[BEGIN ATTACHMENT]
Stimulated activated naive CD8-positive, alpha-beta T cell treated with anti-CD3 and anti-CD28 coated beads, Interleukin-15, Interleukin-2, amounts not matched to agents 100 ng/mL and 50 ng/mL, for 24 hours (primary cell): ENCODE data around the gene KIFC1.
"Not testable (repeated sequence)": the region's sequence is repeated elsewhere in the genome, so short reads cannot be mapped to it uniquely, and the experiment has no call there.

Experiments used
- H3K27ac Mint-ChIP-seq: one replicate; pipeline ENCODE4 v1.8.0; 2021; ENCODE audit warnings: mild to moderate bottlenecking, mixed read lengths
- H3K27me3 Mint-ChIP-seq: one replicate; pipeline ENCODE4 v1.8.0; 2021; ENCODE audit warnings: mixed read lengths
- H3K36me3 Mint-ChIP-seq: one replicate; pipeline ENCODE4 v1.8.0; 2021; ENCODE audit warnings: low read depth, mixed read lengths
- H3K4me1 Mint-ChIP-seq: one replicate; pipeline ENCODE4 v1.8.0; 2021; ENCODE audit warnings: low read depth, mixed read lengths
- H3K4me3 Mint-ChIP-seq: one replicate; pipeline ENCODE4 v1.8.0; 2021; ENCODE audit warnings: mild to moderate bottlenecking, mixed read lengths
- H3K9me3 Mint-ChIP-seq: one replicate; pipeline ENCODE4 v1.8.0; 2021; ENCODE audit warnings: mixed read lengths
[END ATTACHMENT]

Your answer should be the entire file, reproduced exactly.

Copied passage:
Stimulated activated naive CD8-positive, alpha-beta T cell treated with anti-CD3 and anti-CD28 coated beads, Interleukin-15, Interleukin-2, amounts not matched to agents 100 ng/mL and 50 ng/mL, for 24 hours (primary cell): ENCODE data around the gene KIFC1.
"Not testable (repeated sequence)": the region's sequence is repeated elsewhere in the genome, so short reads cannot be mapped to it uniquely, and the experiment has no call there.

Experiments used
- H3K27ac Mint-ChIP-seq: one replicate; pipeline ENCODE4 v1.8.0; 2021; ENCODE audit warnings: mild to moderate bottlenecking, mixed read lengths
- H3K27me3 Mint-ChIP-seq: one replicate; pipeline ENCODE4 v1.8.0; 2021; ENCODE audit warnings: mixed read lengths
- H3K36me3 Mint-ChIP-seq: one replicate; pipeline ENCODE4 v1.8.0; 2021; ENCODE audit warnings: low read depth, mixed read lengths
- H3K4me1 Mint-ChIP-seq: one replicate; pipeline ENCODE4 v1.8.0; 2021; ENCODE audit warnings: low read depth, mixed read lengths
- H3K4me3 Mint-ChIP-seq: one replicate; pipeline ENCODE4 v1.8.0; 2021; ENCODE audit warnings: mild to moderate bottlenecking, mixed read lengths
- H3K9me3 Mint-ChIP-seq: one replicate; pipeline ENCODE4 v1.8.0; 2021; ENCODE audit warnings: mixed read lengths